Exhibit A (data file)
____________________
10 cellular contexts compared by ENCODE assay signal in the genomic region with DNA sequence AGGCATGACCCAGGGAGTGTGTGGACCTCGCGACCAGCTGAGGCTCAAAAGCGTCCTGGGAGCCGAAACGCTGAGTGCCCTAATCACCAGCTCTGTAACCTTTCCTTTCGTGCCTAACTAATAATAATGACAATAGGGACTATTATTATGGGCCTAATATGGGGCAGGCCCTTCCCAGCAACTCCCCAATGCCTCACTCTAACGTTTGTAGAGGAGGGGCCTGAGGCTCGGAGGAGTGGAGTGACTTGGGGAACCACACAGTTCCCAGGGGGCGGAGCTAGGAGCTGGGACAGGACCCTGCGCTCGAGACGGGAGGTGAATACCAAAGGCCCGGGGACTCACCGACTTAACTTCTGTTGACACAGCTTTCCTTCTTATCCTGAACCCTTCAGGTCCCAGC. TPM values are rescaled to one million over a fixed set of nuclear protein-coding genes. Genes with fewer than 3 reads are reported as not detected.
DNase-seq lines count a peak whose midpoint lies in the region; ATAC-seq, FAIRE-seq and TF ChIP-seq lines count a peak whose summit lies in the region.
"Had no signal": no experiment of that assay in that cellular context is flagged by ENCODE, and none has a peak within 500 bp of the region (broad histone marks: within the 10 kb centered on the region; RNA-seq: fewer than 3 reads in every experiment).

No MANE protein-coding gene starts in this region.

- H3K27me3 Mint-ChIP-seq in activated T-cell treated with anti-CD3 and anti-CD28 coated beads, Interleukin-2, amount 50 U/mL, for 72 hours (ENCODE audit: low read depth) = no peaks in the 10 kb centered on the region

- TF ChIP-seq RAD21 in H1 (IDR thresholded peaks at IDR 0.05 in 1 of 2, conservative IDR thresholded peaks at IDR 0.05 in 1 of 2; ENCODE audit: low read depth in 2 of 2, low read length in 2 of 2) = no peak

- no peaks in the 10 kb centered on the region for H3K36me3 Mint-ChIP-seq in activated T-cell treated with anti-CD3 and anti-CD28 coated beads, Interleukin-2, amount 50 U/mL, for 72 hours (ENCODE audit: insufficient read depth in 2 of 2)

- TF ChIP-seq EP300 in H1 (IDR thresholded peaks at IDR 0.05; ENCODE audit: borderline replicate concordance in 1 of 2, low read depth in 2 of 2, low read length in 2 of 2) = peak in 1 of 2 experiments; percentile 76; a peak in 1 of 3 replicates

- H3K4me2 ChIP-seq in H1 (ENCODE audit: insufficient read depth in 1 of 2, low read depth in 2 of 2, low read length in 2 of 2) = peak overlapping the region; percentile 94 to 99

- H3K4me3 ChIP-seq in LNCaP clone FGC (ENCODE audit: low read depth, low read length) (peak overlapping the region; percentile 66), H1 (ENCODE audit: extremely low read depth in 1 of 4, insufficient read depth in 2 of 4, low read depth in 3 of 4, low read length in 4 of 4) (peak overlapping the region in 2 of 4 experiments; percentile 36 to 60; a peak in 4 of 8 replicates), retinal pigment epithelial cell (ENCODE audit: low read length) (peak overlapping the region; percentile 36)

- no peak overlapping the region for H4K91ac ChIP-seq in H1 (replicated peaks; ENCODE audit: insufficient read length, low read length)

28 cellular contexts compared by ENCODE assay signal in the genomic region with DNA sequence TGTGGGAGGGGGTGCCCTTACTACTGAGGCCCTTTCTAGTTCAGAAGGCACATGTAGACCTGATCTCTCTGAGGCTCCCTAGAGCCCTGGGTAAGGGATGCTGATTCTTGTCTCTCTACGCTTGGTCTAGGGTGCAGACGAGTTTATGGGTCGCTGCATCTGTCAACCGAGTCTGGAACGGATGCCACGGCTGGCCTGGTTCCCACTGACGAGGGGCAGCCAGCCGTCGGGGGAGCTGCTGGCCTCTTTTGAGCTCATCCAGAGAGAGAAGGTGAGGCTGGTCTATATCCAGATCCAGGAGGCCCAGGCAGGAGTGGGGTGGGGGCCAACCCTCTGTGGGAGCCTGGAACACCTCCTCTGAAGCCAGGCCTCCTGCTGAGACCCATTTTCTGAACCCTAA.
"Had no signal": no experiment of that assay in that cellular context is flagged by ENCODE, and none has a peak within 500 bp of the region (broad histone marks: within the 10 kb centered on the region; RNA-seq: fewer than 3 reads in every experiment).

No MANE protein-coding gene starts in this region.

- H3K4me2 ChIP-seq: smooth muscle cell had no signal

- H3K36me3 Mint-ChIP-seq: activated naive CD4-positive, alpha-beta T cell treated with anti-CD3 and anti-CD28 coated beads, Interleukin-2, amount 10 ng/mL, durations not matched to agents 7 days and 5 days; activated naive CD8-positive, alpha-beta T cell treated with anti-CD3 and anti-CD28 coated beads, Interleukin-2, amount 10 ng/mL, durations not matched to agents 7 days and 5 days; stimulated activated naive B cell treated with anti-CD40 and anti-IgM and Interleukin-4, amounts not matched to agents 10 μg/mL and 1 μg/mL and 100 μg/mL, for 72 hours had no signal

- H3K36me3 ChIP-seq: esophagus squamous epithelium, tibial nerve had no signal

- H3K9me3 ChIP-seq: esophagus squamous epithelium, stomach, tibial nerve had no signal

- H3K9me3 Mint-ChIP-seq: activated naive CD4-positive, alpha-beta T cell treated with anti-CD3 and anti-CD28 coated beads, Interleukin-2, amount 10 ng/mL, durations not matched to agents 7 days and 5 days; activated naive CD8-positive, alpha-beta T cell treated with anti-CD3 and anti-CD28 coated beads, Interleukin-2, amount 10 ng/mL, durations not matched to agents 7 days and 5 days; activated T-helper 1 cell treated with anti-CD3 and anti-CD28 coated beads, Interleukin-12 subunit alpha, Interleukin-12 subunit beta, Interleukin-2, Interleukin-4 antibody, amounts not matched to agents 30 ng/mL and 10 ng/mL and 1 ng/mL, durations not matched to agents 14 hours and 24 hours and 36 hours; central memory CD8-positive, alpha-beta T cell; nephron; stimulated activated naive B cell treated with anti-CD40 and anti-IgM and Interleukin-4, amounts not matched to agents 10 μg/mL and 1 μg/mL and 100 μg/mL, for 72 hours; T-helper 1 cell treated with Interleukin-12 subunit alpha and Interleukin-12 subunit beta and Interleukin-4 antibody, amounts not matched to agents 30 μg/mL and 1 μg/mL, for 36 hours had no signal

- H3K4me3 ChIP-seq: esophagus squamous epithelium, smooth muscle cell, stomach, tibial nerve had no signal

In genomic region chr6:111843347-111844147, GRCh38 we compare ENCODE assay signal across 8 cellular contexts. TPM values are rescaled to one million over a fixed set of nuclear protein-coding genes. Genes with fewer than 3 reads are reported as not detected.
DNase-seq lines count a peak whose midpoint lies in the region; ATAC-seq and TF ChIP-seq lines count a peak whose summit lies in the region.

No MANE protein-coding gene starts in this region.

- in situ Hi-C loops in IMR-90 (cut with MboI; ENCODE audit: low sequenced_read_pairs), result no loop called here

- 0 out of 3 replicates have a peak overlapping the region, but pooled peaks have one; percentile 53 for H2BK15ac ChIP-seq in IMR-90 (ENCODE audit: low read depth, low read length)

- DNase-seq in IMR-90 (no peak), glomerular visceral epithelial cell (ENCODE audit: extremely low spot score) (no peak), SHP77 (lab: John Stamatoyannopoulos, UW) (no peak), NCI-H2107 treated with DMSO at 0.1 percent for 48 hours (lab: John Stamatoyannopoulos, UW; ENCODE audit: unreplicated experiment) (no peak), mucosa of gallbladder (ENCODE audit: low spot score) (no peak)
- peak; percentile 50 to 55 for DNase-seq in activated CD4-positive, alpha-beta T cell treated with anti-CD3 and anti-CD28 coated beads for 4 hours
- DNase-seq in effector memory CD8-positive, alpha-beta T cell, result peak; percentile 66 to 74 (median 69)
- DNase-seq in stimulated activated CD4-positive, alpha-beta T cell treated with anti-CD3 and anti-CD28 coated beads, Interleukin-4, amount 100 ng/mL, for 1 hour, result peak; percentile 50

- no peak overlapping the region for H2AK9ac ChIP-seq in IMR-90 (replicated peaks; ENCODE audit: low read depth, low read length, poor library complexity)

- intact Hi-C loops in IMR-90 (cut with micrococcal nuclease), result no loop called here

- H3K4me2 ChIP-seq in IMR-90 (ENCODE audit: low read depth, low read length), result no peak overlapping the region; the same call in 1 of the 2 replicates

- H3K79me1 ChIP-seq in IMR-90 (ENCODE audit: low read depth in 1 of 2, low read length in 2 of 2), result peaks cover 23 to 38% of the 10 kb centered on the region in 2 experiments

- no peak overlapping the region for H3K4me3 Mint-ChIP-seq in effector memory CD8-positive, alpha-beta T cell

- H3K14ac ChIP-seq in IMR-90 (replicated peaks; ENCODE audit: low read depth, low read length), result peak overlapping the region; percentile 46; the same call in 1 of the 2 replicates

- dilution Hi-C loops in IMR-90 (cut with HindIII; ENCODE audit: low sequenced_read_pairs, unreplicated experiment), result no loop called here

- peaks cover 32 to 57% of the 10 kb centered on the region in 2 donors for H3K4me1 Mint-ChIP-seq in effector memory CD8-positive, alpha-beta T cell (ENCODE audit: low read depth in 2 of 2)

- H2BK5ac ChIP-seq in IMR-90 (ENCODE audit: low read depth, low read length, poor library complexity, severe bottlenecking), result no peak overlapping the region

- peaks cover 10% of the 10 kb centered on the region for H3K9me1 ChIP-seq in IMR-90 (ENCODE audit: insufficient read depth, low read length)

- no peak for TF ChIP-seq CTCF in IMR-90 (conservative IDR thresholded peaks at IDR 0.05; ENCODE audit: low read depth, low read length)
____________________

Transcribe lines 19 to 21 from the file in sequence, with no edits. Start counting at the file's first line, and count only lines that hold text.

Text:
- H3K9me3 Mint-ChIP-seq: activated naive CD4-positive, alpha-beta T cell treated with anti-CD3 and anti-CD28 coated beads, Interleukin-2, amount 10 ng/mL, durations not matched to agents 7 days and 5 days; activated naive CD8-positive, alpha-beta T cell treated with anti-CD3 and anti-CD28 coated beads, Interleukin-2, amount 10 ng/mL, durations not matched to agents 7 days and 5 days; activated T-helper 1 cell treated with anti-CD3 and anti-CD28 coated beads, Interleukin-12 subunit alpha, Interleukin-12 subunit beta, Interleukin-2, Interleukin-4 antibody, amounts not matched to agents 30 ng/mL and 10 ng/mL and 1 ng/mL, durations not matched to agents 14 hours and 24 hours and 36 hours; central memory CD8-positive, alpha-beta T cell; nephron; stimulated activated naive B cell treated with anti-CD40 and anti-IgM and Interleukin-4, amounts not matched to agents 10 μg/mL and 1 μg/mL and 100 μg/mL, for 72 hours; T-helper 1 cell treated with Interleukin-12 subunit alpha and Interleukin-12 subunit beta and Interleukin-4 antibody, amounts not matched to agents 30 μg/mL and 1 μg/mL, for 36 hours had no signal

- H3K4me3 ChIP-seq: esophagus squamous epithelium, smooth muscle cell, stomach, tibial nerve had no signal

In genomic region chr6:111843347-111844147, GRCh38 we compare ENCODE assay signal across 8 cellular contexts. TPM values are rescaled to one million over a fixed set of nuclear protein-coding genes. Genes with fewer than 3 reads are reported as not detected.